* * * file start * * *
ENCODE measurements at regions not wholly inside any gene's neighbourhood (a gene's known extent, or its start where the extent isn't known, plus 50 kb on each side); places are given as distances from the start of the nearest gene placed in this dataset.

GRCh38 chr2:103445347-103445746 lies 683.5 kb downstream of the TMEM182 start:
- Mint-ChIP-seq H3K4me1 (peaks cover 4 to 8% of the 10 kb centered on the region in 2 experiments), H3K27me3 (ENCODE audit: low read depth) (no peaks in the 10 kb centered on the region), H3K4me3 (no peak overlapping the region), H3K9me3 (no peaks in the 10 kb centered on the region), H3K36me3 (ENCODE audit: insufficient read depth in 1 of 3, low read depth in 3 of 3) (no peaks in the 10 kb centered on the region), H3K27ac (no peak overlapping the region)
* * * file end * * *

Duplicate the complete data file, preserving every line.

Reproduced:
ENCODE measurements at regions not wholly inside any gene's neighbourhood (a gene's known extent, or its start where the extent isn't known, plus 50 kb on each side); places are given as distances from the start of the nearest gene placed in this dataset.

GRCh38 chr2:103445347-103445746 lies 683.5 kb downstream of the TMEM182 start:
- Mint-ChIP-seq H3K4me1 (peaks cover 4 to 8% of the 10 kb centered on the region in 2 experiments), H3K27me3 (ENCODE audit: low read depth) (no peaks in the 10 kb centered on the region), H3K4me3 (no peak overlapping the region), H3K9me3 (no peaks in the 10 kb centered on the region), H3K36me3 (ENCODE audit: insufficient read depth in 1 of 3, low read depth in 3 of 3) (no peaks in the 10 kb centered on the region), H3K27ac (no peak overlapping the region)